THE HAGUE, The Netherlands – In our increasingly interconnected world, the impacts of cybercrime can be far-reaching, fast moving and devastating to its victims.
To address the challenges for police in preventing and investigating cybercrime globally, the 7th Europol-INTERPOL Cybercrime Conference brought together cyber experts from law enforcement, private industry, international organizations and academia for in-depth discussions on the latest cyber threats, trends and strategies.
Under the theme of ‘Law enforcement in a connected future’, the three-day (9 – 11 October) conference focused on new developments in technology which could be exploited by criminals but also used to the benefit of police.
Key themes included the benefits and challenges of Artificial Intelligence for police; the potential impacts of 5G technology; cross-border access to electronic evidence; obstacles to international cooperation on cybercrime investigations; the importance of cyber capacity building; cryptocurrency trends and challenges; the use of open-source intelligence and privacy considerations.
With cybercriminals constantly evolving and transforming their tactics, INTERPOL’s Director of Cybercrime Craig Jones said the traditional model of policing is ‘being challenged like never before’.
“The cybercriminal world is agile and adapting, connecting and cooperating in ways we never imagined even just a few years ago,” said Mr Jones.
“Law enforcement must adapt to this ever-changing criminal environment in order to effectively protect our communities in the cyber domain,” he concluded.
During the opening ceremony, Mr Jones launched INTERPOL’s ‘#BECareful’ global public awareness campaign on business email compromise (BEC) fraud. The campaign, which will run for one month, will inform the public about this growing type of fraud and provide prevention tips for how to stay safe.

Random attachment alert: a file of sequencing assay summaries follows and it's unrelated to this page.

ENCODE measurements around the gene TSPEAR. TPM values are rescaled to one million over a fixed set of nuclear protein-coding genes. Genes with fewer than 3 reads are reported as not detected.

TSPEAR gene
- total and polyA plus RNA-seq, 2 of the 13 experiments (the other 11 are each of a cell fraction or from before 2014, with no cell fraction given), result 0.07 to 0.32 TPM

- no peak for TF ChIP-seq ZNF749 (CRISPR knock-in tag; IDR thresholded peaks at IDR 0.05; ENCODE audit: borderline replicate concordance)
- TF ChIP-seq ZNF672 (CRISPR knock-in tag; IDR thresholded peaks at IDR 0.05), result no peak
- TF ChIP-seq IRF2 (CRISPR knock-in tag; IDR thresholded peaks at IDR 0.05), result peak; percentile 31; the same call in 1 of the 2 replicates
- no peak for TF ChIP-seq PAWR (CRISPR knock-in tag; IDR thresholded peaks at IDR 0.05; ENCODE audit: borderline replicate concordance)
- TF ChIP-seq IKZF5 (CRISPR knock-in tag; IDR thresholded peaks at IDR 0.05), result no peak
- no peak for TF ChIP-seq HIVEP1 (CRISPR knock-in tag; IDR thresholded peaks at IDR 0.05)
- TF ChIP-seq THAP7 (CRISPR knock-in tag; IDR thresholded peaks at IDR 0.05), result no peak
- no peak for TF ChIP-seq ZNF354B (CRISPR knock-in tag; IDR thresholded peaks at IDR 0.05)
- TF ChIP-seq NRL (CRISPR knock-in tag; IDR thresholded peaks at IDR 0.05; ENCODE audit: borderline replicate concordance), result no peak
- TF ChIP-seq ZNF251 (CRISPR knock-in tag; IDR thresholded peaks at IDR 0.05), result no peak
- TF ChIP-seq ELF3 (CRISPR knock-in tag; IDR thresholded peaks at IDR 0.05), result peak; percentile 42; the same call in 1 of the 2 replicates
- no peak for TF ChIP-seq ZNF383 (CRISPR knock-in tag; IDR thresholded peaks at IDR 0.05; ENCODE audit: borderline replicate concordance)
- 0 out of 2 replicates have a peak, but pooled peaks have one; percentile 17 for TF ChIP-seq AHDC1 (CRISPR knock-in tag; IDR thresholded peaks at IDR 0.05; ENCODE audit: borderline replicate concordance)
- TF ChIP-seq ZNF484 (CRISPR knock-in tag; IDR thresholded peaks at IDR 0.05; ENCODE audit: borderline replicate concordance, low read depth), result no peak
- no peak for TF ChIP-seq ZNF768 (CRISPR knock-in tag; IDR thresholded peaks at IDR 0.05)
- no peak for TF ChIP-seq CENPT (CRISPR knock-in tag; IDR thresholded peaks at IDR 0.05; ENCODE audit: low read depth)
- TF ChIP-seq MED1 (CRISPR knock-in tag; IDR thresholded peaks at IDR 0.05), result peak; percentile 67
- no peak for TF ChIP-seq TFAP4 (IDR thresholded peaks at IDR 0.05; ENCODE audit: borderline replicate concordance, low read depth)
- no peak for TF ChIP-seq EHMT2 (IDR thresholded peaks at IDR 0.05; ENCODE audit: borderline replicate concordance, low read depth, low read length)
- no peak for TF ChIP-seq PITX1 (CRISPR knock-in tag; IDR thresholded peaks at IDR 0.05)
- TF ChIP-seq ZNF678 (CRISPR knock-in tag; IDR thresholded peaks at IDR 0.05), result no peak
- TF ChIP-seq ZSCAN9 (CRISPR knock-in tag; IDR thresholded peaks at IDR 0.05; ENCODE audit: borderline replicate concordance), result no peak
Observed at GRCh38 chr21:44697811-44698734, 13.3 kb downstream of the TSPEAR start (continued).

INTERPOL also presented the findings of its first cybercrime threat assessment during the conference. The report provides an analysis of the latest cybercrime trends identified in different regions using information provided by member countries, private partners and open source intelligence.
One trend identified is a shift from malware targeting computers to attacks targeting mobile devices, due to the fact that mobile devices are being used more and more frequently as payment platforms.
In response to a rise in cases of cryptojacking – where criminals remotely accesses victims’ system using malware to hijack their computing power to create cryptocurrency – INTERPOL has disseminated more than 170 Cyber Activity Reports providing recommendation for prevention and mitigation.
Steven Wilson, Head of Europol’s European Cybercrime Centre (EC3) said: “Three days of conference with partners from law enforcement, industry and academia have shown what we can achieve when we work closely together to tackle the global issue of cybercrime.”
“We must make progress in prevention, legislation, enforcement and prosecution.“
“All of these elements are necessary in order to disrupt organized crime activity and reduce the online threat to businesses, governments and, above all, EU citizens. I look forward to building on our trusted relationships to deliver an improved international response to this ever increasing challenge,” added Mr Wilson.
The conference, which gathered some 400 delegates from 70 countries, also provides an opportunity for Europol and INTERPOL to reconfirm their strong commitment to continue their collaboration in the fight against cybercrime.
The Europol-INTERPOL Cybercrime Conference is a joint initiative launched in 2013. Held annually, it is hosted in alternate years by Europol and INTERPOL.